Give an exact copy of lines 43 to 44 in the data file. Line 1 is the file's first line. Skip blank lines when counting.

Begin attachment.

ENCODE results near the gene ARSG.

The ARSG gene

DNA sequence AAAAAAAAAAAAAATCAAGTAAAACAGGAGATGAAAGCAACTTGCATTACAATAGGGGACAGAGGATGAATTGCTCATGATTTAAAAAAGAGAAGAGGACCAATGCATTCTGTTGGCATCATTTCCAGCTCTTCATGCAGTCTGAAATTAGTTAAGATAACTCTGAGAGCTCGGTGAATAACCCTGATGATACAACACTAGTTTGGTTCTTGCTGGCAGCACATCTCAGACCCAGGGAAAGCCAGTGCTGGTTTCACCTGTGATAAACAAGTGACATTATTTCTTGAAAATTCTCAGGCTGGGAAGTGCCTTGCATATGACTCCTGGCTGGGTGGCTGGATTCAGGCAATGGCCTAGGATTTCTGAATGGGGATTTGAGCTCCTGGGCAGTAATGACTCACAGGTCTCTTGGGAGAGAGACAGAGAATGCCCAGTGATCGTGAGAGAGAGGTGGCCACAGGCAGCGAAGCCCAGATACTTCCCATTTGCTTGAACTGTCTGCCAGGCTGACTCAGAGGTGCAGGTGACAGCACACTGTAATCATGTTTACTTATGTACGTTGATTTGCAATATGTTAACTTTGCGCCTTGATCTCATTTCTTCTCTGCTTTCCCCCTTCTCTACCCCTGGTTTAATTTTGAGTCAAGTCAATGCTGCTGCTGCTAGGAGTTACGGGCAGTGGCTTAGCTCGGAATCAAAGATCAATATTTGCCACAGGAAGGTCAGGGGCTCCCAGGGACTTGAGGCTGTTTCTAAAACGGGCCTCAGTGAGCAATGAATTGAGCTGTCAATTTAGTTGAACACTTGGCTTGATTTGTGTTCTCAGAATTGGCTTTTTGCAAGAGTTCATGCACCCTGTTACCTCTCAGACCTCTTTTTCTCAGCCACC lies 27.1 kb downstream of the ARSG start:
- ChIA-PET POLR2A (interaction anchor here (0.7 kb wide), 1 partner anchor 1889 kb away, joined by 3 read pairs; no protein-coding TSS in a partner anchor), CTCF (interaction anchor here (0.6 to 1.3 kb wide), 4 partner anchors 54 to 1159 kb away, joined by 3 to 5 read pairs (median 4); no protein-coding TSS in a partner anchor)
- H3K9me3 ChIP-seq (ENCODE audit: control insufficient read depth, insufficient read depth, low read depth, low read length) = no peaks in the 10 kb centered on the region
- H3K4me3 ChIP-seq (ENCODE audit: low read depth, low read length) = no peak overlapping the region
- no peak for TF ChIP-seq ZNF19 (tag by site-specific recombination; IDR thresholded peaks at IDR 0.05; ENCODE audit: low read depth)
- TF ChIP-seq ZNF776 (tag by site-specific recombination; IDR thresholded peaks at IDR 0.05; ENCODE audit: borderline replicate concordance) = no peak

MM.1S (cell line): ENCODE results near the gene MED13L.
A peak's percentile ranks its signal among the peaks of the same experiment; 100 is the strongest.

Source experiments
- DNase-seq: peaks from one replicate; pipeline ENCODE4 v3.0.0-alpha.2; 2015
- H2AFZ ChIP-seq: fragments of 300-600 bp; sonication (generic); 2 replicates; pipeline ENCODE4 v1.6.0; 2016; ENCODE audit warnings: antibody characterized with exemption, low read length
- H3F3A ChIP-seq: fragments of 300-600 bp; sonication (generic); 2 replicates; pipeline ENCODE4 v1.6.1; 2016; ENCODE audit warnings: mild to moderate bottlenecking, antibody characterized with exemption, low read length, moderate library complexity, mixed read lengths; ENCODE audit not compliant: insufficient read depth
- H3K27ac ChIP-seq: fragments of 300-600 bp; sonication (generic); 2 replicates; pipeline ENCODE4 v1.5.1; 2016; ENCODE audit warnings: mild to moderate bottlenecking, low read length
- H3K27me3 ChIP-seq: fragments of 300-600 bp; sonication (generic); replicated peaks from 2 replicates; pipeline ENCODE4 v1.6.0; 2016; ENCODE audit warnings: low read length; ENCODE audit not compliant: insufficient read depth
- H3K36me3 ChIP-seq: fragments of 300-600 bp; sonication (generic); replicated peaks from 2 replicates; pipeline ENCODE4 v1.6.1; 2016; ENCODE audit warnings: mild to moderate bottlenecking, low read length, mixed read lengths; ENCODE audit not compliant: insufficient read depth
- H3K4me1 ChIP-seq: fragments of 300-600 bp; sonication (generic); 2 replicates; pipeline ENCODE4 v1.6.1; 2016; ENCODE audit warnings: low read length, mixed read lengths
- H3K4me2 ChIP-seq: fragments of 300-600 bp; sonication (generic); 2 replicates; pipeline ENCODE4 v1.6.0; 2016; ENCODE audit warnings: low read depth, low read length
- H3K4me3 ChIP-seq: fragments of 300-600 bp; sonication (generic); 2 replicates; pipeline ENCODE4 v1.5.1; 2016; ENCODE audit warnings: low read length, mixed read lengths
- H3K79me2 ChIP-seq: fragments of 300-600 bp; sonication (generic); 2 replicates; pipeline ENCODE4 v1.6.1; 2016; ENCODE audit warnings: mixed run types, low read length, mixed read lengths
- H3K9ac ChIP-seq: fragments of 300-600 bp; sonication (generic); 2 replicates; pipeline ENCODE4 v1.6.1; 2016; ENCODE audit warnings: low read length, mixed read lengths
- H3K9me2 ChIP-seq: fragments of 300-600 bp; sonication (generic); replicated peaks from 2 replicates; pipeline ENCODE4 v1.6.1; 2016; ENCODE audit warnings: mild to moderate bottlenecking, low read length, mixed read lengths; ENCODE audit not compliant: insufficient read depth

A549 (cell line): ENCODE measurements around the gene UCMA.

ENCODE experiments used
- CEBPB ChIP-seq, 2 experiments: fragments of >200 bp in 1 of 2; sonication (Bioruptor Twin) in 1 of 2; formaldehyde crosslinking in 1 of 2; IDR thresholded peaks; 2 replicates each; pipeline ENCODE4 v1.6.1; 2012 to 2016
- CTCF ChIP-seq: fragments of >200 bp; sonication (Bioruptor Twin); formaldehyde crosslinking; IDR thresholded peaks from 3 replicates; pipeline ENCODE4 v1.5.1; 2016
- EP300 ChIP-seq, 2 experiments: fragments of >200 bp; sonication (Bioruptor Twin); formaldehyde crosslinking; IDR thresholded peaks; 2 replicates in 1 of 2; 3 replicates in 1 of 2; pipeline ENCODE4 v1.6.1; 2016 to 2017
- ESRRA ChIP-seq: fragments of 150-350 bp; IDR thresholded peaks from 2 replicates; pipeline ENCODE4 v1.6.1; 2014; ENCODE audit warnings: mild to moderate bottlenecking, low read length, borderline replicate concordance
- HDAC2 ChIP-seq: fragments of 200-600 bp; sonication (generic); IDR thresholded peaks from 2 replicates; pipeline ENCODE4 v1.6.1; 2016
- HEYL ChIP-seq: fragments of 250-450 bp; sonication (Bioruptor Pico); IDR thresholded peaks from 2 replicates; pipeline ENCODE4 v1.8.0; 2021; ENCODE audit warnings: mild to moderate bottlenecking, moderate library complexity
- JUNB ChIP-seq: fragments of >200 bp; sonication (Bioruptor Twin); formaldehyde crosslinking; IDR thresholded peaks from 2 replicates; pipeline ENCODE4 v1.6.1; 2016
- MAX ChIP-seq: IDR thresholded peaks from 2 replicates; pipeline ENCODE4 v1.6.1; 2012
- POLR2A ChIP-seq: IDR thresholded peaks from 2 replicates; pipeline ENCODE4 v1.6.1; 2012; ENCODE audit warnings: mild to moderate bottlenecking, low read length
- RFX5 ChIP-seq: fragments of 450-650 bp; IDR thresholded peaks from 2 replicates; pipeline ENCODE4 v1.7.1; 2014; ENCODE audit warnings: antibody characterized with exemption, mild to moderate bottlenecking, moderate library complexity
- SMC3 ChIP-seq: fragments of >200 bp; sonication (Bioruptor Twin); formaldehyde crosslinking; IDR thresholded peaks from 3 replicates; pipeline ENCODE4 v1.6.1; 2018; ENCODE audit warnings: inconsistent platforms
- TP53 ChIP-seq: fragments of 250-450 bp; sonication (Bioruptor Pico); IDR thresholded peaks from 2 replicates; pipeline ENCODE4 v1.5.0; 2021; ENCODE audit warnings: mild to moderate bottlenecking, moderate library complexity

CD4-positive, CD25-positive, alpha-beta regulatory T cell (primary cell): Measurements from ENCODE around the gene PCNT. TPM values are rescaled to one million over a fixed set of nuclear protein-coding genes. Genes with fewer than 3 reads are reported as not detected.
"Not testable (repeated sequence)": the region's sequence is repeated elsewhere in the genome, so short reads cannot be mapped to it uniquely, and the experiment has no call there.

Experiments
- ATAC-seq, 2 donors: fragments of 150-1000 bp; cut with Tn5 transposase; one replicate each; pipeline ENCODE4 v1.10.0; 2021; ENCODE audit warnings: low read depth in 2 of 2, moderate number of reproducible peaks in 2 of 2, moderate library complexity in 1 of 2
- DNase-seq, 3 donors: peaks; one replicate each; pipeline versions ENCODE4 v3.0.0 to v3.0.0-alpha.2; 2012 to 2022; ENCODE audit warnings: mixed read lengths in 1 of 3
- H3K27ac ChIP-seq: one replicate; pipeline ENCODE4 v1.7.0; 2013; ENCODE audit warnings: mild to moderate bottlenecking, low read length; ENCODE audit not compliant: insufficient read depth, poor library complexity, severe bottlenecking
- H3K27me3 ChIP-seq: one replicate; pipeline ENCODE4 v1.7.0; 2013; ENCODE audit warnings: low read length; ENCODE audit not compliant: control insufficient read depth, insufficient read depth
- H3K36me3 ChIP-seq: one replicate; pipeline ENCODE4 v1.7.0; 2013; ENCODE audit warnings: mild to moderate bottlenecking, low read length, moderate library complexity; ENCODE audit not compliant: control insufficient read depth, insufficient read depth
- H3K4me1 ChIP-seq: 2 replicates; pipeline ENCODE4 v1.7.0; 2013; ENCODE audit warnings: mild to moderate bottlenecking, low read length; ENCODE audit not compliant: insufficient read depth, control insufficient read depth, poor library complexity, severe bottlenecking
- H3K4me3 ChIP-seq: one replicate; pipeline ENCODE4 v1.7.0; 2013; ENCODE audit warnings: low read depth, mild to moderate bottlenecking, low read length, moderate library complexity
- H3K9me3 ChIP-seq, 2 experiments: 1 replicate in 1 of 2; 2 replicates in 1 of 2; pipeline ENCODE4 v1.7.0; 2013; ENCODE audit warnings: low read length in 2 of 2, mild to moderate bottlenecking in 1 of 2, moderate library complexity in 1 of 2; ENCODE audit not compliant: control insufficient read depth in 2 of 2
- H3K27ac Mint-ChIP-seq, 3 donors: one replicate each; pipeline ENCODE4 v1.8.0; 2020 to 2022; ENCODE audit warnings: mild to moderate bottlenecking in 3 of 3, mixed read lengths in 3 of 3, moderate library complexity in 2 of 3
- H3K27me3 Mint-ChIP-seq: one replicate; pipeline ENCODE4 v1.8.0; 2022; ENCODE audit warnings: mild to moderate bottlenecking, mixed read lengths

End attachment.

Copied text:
- H3K27ac ChIP-seq: one replicate; pipeline ENCODE4 v1.7.0; 2013; ENCODE audit warnings: mild to moderate bottlenecking, low read length; ENCODE audit not compliant: insufficient read depth, poor library complexity, severe bottlenecking
- H3K27me3 ChIP-seq: one replicate; pipeline ENCODE4 v1.7.0; 2013; ENCODE audit warnings: low read length; ENCODE audit not compliant: control insufficient read depth, insufficient read depth